Professor of Political Science
Prof. Munger received his Ph.D. in Economics at Washington University in St. Louis in 1984. He later worked as a staff economist at the Federal Trade Commission, and taught at Dartmouth College, the University of Texas at Austin and the University of North Carolina at Chapel Hill. At UNC he directed the MPA Program, which trains public service professionals, especially city and county management.
He moved to Duke in 1997, and was Chair of the Political Science Department from 2000 through 2010 . He has won three University-wide teaching awards (the Howard Johnson Award, an NAACP “Image” Award for teaching about race, and admission to the Bass Society of Teaching Fellows). He is currently director of the interdisciplinary PPE Program at Duke University, working under Dr. Geoffrey Brennan who directs the joint Duke-UNC PPE Program.
His research interests include the study of the morality of exchange and the working of legislative institutions in producing policy. Much of his recent work has been in philosophy, examining the concept of truly voluntary exchange, a concept for which Munger coined the term “euvoluntary.” He has created a new blog devoted to investigating examples of, and controversies about, euvoluntary exchange.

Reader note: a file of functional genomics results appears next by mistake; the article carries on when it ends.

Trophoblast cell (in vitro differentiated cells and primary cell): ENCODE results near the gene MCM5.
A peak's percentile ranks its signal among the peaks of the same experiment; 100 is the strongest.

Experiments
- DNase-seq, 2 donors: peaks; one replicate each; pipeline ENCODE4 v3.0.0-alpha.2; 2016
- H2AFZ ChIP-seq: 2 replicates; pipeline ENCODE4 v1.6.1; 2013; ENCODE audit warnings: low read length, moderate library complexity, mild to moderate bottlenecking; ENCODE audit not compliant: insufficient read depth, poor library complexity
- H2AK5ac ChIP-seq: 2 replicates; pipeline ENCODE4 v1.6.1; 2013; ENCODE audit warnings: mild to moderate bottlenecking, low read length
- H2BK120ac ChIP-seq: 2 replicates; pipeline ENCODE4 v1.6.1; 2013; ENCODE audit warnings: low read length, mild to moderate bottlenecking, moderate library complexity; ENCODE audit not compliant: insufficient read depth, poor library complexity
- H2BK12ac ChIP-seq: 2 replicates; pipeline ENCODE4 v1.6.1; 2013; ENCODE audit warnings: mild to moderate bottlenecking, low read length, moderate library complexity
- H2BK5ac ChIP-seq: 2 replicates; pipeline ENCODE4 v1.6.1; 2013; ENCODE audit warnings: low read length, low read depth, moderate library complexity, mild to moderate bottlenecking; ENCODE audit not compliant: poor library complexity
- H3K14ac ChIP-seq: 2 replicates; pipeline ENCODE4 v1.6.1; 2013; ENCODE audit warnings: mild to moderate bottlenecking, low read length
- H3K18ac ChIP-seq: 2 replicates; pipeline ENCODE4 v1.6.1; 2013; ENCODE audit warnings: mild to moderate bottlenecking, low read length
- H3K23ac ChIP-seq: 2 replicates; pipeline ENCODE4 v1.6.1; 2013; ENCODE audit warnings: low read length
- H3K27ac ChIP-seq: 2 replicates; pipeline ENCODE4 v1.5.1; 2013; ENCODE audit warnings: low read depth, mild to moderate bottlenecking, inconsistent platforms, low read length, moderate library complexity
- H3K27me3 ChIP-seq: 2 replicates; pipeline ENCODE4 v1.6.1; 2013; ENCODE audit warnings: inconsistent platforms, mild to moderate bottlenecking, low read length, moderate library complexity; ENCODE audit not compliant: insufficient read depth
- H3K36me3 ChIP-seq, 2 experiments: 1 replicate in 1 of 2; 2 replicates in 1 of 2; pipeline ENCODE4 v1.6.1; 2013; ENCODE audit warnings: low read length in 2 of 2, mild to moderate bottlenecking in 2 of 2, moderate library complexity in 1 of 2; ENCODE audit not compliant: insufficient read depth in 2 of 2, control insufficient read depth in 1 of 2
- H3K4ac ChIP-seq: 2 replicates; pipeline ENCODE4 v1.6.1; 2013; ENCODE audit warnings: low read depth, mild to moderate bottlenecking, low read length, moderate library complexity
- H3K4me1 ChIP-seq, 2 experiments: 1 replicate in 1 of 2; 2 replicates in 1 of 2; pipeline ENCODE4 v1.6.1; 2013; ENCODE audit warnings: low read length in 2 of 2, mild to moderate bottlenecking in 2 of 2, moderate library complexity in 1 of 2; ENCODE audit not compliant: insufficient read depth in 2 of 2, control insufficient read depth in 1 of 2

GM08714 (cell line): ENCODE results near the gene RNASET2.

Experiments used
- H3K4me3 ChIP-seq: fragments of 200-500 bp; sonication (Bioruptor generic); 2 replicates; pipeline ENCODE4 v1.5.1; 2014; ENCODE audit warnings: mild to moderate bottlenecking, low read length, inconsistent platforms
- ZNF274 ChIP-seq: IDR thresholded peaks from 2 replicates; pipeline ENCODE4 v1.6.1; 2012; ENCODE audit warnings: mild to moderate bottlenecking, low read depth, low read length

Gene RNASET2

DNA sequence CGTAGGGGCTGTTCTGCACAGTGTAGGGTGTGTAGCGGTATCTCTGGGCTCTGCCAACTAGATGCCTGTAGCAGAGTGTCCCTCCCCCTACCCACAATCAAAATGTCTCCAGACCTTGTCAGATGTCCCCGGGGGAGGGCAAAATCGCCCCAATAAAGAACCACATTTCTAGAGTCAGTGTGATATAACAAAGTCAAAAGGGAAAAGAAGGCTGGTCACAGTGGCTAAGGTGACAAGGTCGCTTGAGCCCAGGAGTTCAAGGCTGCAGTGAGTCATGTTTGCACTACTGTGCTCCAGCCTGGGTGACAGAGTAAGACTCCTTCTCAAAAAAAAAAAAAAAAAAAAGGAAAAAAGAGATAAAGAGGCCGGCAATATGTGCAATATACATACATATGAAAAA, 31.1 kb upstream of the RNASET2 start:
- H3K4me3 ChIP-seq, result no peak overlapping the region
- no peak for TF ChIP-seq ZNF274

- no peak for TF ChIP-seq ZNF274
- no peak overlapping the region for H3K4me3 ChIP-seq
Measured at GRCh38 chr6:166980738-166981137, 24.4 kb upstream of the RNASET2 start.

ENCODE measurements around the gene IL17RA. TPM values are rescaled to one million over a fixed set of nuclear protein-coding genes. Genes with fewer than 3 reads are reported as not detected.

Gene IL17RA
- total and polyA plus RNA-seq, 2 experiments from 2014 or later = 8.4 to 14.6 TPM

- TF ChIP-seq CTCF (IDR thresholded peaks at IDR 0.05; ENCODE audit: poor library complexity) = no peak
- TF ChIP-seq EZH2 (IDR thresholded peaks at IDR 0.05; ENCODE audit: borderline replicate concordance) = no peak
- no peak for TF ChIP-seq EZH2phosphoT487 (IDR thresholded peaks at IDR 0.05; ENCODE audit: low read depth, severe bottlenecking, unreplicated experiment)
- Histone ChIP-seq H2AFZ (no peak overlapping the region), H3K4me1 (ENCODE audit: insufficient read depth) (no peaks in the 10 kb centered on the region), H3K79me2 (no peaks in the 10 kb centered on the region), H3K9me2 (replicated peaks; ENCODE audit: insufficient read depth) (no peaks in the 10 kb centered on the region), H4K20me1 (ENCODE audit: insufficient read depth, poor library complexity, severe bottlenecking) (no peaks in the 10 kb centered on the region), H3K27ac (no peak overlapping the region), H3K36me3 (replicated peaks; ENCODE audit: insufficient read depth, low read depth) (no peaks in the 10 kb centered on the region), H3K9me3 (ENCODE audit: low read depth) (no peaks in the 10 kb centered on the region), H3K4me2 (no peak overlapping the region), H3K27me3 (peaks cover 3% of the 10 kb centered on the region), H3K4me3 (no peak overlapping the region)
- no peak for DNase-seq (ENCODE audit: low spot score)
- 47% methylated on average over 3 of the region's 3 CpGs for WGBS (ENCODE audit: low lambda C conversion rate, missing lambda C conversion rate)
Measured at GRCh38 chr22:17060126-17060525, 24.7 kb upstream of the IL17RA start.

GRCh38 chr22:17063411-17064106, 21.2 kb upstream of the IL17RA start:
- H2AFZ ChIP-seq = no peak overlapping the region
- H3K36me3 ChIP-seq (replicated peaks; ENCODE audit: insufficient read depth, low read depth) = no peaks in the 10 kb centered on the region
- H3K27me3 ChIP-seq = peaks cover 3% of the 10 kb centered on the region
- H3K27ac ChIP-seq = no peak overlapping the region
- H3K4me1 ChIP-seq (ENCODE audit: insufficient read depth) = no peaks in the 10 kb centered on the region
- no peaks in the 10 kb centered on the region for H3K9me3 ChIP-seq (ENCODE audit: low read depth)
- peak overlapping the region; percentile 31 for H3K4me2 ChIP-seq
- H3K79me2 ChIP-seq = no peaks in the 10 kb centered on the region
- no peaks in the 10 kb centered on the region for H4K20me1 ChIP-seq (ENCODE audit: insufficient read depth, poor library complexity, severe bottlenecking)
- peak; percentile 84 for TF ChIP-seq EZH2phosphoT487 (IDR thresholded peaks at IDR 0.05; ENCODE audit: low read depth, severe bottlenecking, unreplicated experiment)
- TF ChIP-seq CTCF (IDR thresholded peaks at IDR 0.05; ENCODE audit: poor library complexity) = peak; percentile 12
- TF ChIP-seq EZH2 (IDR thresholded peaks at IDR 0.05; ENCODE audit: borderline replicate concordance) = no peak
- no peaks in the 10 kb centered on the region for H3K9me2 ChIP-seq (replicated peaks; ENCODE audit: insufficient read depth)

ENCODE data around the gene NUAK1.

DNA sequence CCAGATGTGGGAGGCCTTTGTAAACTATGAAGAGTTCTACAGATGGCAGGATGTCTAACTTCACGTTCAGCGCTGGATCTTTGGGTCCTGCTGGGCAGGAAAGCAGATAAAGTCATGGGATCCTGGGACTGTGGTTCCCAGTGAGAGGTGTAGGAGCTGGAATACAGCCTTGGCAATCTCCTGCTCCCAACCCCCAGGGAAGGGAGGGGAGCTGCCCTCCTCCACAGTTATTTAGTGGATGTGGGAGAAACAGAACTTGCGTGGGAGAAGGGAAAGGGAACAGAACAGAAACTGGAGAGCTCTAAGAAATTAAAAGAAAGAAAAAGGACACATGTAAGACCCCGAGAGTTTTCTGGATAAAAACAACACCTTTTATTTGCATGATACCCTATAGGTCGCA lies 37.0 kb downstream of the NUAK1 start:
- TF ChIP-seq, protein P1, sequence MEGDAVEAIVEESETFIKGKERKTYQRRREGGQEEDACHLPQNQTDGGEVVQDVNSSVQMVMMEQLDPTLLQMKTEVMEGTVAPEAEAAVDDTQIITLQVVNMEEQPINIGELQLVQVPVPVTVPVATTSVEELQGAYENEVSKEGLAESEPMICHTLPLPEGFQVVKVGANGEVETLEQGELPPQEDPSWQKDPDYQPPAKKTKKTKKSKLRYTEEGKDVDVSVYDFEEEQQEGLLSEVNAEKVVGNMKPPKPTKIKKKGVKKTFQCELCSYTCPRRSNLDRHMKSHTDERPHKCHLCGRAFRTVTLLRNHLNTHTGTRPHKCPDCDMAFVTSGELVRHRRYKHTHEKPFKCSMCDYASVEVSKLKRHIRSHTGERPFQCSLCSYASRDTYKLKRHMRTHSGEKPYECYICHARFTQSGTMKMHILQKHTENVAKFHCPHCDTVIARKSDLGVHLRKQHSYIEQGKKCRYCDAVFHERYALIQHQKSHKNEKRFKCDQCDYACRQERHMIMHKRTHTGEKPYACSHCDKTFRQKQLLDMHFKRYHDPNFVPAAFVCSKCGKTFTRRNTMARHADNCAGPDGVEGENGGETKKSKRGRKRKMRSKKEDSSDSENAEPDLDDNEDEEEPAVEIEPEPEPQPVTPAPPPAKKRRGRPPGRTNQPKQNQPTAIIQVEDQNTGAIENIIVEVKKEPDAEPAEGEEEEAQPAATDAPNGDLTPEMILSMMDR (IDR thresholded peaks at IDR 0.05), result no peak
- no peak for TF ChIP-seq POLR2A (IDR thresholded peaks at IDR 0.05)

His fourth and most recent book, Analyzing Policy, was published in August 2000 by W.W. Norton. He blogs at Kids Prefer Cheese and Division of Labour. Munger may be best known, however, for his podcasts playing McMahon to Russ Roberts’ Carson on “EconTalk.”
In praise of safe spaces on campusI want to come out in favor of safe spaces. Not everywhere, or for all purposes, but in general I think there should be a strong presumption in favor of…
America has a bad case of “Whataboutism”
A number of folks I respect have gone full Never Trump, and a few have come out in support of the administration, to varying degrees. But quite a few of “us” have rejected full-on support or opposition, lapsing into what I’ve come to think of as “But What About….?”-ism.Learn More...
Car crashes and hockey fights — how safety mandates can make life more dangerous
Suppose you want to reduce deaths in automobile accidents. Should you make cars safer? Seems like a no-brainer, right? But consider: suppose instead of an airbag in your steering column, we put a six-inch dagger.Learn More...
Getting prices right for the Dakota Access Pipeline
One great benefit of markets is that prices tell us what to do. Not through orders, which often don’t work, but through incentives.Learn More...